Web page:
Another subfamily of complex Retroviruses, typified by HTLV I and II, seems to have evolved a mechanism similar to HIV to facilitate the transport of intron-containing RNA. These viruses utilize a protein called rex, which, like rev, must bind to a specific element present in the viral RNA (RXRE) (Ahmed et al., 1990, Genes Dev. 4:1014-1022). Rex has also been shown to substitute for rev in promoting the transport of rev-dependent mRNA (Rimsky et al., 1988, Nature 335:738-740; Lewis et al., 1990, J. Virol. 64:1690-1697). While the complex retroviruses have developed rev and rex regulation to allow the cytoplasmic expression of their intron-containing RNA, the simple retroviruses appear not to have similar transacting proteins.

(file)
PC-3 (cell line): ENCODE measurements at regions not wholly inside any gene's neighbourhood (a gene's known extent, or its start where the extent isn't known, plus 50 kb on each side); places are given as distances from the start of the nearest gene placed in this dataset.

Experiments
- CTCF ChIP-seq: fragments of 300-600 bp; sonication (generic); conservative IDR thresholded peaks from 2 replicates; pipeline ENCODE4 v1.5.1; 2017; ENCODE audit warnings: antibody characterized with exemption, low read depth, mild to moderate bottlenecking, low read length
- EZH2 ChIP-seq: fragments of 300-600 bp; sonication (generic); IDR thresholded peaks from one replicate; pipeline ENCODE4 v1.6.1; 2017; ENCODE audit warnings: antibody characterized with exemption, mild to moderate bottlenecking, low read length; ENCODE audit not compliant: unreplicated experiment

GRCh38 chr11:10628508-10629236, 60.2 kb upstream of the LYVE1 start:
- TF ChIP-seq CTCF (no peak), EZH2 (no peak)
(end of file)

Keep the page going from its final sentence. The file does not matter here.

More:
C. Relevance to Therapy against AIDS
An important aspect in identifying anti-viral compounds that are effective against HIV is the development of in vitro assays that can be used to screen for agents that selectively interfere with the different processes involved in HIV infection and replication. One such assay, described in U.S. Pat. No. 4,910,132 involves a virus-free assay that tests the ability of compounds to inhibit specifically the synthesis of the HIV gp120 envelope protein. Another assay using recombinant vectors was developed to detect agents that would inhibit fusion between env producing cells and CD4.sup.+ cells (Nelson et al.; 1989, Vth International AIDS Conference, Montreal, Quebec, Canada). However, these assays employed env-producing vectors that also encoded rev, because, inter alia, rev is required for env synthesis. Thus, in vitro assays such as these aren't able to distinguish between compounds acting to inhibit processes involving gp 120 from compounds affecting rev activity. Similarly, in vitro assays, using subgenomic constructs for the production of gag or gag-pol, aren't able to distinguish between compounds acting to inhibit processes involving these proteins from compounds affecting rev activity.